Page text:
2020 Contribution Limit Changes & the SECURE Act
Understanding the changes for 2020 so you can maximize your retirement
There are some significant changes to your retirement plans starting January 1, 2020. Between the Internal Revenue Service announcing cost-of-living adjustments for the tax year 2020 and the new SECURE Act, there is a lot to digest.
Here are the highlights:
IRS Cost-of-Living Adjustments
Detailed in Notice 2019-59 and posted on IRS.gov, the IRS is increasing the contribution limits to your 401(k) and other retirement plans starting January 1, 2020, including:
Maximum employee contribution rises to $19,500
Combined employer and employee contribution rises $57,000
Employee catch-up contribution for participants ages 50+ rises to $6,500
Combined employer and employee contribution for ages 50+ rises to $63,500
Annual compensation limit for calculating contributions increases to $285,000
Highly Compensated Employee limit increases to $130,000
The compensation amount regarding simplified employee pensions remains unchanged
The limitation regarding SIMPLE retirement accounts rises to $13,500
The SECURE Act
The Setting Every Community Up for Retirement Enhancement Act of 2019 – the SECURE Act – passed through the House of Representatives and the Senate and was signed by President Trump shortly before Christmas.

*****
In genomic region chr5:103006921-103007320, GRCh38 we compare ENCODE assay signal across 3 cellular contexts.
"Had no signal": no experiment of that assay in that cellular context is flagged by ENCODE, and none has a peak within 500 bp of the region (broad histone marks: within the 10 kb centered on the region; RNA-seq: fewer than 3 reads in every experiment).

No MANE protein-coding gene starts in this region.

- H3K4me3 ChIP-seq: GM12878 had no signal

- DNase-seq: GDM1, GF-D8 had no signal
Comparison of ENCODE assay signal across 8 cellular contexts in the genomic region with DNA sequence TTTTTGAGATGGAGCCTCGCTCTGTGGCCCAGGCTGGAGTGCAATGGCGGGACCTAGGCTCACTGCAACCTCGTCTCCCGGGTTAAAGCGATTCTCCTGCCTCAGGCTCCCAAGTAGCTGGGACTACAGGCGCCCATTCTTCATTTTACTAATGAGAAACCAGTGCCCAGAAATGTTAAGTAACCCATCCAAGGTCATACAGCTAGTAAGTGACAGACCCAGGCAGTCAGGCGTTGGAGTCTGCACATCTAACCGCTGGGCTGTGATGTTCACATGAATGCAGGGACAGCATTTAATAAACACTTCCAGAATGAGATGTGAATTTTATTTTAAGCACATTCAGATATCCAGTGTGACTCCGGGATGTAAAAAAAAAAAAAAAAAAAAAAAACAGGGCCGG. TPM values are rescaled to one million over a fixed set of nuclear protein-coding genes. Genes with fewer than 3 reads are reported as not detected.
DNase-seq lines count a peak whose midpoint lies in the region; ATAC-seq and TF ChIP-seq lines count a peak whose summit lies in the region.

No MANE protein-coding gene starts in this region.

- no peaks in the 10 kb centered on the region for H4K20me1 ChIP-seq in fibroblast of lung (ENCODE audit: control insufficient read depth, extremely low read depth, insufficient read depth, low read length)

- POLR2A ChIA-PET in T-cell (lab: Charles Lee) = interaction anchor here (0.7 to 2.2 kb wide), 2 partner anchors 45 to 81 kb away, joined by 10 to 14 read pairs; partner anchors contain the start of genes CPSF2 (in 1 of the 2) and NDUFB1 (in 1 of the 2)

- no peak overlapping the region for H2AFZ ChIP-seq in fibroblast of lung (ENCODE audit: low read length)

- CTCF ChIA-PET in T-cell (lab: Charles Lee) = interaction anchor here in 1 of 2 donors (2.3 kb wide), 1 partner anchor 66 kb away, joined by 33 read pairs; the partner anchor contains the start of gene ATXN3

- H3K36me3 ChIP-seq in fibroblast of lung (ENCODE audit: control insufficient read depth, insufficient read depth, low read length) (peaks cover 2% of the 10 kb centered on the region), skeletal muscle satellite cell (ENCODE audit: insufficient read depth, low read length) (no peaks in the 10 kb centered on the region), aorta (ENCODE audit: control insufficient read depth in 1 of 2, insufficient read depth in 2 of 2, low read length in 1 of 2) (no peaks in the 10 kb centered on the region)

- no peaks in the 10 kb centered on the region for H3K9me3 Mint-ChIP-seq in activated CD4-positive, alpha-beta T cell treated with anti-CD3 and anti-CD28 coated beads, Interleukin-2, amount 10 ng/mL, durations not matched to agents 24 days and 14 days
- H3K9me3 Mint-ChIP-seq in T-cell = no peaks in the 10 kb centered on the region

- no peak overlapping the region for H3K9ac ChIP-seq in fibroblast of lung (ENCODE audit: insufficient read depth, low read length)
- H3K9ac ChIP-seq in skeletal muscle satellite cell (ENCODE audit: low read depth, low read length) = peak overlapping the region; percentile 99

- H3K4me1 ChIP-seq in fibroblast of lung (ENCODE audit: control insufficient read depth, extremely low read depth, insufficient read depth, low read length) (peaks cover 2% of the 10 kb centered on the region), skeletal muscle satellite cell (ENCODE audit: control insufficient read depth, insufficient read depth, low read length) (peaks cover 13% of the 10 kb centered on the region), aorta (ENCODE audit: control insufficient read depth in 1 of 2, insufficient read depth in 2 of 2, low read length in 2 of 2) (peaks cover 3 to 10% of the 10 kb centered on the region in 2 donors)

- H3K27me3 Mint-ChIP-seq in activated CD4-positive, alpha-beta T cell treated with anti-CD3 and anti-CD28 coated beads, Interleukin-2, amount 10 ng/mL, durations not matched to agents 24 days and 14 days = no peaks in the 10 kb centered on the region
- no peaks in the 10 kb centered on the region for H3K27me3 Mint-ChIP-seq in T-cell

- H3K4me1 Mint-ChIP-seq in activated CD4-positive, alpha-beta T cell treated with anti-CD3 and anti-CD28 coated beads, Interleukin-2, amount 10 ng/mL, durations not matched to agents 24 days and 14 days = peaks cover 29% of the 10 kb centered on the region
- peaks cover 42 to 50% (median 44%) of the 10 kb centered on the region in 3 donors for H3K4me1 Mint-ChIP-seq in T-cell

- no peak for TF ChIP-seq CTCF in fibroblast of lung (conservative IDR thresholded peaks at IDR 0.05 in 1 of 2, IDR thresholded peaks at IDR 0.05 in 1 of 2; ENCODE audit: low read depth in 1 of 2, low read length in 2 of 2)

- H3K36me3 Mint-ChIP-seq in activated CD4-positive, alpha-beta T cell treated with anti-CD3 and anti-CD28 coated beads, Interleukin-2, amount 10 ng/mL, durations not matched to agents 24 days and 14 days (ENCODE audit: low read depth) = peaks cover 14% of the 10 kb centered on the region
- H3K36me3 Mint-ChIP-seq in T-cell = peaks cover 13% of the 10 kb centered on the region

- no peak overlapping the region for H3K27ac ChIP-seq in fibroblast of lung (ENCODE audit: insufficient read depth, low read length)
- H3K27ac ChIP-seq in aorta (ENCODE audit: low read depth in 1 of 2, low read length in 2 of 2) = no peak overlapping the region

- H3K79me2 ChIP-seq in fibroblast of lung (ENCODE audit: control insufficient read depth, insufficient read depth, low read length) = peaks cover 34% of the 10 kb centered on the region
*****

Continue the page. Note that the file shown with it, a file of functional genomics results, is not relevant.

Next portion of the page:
Incorporated into a broader 2020 fiscal year appropriations bill, the SECURE Act is aimed at helping Americans more easily participate in tax-advantaged retirement accounts as well as helping ensure that older retirees do not outlive their assets.
While the SECURE Act contains 29 provisions aimed at helping Americans better save for retirement, here are a few highlights:
It offers tax incentives to small businesses to set up automatic enrollment in retirement plans
It allows employers to join with other companies and offer joint-retirement plans, which should help keep costs down
It allows many part-time workers to participate in employer-sponsored retirement plans
It creates a new early withdrawal penalty tax exemption of up to $5,000 from an IRA to use for childcare costs
It pushes back the Required Minimum Distribution Age from 70 ½ to 72
It allows for the inclusion of more lifetime income options, including annuities
Start Planning Your 2020 Changes Now
The changes from the IRS and the new SECURE Act both alter the rules surrounding retirement plans. And while many of them are simple, others are very complex. As such, investors should study the details and potential implications before blindly adopting them.
Talk to your financial advisor to make sure you understand the new rules and potential implications.
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